Analysts say gold could reach toward $1,400 by the end of the year.

"Gold prices are hitting eight-month highs, thanks to investors looking for an alternative to stock market volatility.

"Prices are also being supported by a weaker dollar and buying by global central bankers and Asian jewelry buyers.

"The changing demand dynamic, and a flight to safety by skittish investors, has changed the prospects for gold and it could perform much better in 2019.

"'This could be gold's year,' said Suki Cooper, precious metals at Standard Chartered Bank. Since mid-November, when gold was at $1,200, it has gained about 9 percent.

"Some analysts expect the precious metal to take a rest and pull back in the near term, but then continue to edge higher later in the year and head toward $1,400 per ounce towards the end of the year.

"'We think we could see an average [for Q4] of $1,325. You could start see prices trading toward $1,400 by the end of the year,' she said. Gold has not been at $1,400 since September 2013.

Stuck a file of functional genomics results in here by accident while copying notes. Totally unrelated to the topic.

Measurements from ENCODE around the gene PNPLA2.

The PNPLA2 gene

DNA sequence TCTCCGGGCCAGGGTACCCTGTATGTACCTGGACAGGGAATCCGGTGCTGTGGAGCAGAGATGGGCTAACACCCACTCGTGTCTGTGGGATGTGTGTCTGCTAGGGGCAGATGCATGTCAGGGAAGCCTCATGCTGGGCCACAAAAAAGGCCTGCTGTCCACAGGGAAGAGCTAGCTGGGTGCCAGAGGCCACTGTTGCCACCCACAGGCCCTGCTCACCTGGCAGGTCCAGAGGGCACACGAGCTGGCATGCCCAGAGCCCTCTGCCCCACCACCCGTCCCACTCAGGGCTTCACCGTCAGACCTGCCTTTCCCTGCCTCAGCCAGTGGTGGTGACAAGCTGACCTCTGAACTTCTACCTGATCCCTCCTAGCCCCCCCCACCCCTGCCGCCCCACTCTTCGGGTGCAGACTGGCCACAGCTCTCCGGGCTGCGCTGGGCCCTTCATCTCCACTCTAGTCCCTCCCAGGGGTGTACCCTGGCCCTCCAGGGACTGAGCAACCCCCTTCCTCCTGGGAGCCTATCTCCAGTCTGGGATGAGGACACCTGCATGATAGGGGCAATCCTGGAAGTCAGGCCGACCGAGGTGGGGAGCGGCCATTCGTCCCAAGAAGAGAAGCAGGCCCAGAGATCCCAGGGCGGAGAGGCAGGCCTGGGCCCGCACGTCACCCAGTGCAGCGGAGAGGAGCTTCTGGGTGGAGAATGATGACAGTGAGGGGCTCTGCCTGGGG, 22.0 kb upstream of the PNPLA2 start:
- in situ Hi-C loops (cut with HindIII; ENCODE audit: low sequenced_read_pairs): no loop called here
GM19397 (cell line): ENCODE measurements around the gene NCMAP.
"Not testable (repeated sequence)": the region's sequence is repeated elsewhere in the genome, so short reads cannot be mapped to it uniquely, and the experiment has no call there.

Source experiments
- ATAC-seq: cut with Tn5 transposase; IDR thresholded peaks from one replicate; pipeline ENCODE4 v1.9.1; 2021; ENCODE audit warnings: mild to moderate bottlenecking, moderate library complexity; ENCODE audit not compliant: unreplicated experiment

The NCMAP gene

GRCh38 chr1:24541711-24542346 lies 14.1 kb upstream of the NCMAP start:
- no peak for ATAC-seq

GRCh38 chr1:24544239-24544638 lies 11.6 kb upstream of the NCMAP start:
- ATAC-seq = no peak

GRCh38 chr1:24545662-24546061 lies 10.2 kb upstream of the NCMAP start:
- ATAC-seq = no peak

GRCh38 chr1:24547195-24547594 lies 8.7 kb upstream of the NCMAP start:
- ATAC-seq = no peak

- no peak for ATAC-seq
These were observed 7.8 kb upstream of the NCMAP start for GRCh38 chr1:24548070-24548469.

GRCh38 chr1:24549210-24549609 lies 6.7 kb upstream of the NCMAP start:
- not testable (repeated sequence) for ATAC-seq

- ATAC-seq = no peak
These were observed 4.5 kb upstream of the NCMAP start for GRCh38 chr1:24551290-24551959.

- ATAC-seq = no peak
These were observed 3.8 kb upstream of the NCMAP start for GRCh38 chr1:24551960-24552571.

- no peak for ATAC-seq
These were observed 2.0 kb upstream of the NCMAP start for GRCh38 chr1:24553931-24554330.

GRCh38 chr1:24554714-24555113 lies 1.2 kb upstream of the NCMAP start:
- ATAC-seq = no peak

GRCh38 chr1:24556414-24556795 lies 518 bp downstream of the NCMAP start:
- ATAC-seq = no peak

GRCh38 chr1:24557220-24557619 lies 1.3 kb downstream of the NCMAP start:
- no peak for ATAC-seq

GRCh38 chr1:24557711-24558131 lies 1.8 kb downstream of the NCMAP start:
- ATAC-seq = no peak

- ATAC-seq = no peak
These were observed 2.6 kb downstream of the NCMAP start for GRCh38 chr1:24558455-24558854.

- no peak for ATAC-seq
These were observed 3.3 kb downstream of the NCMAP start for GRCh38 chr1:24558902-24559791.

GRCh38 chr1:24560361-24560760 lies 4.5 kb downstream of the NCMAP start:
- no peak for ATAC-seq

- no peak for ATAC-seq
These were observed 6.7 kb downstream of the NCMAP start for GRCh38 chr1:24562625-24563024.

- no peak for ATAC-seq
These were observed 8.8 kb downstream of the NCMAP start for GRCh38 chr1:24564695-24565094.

"'We remain positive on gold,' said Jim Steel, head of precious metals at HSBC. 'I think the big change that's less spoken about is that financial market volatility is up compared to last year. If you see equity, financial market volatility, indicating a degree of investor uncertainty, that would explain why gold has become more popular in the last couple of months.'

"The dollar's recent weakness has also been a positive for the metal.

"'We're positive on gold but we're more positive on it for 2020,' said Steel. He expects an average price this year of $1,314 and a high of about $1,350.

"Steel said 23 different central banks were buyers of gold last year, and that helped support prices. Most prominent were Russia and Kzakhstan.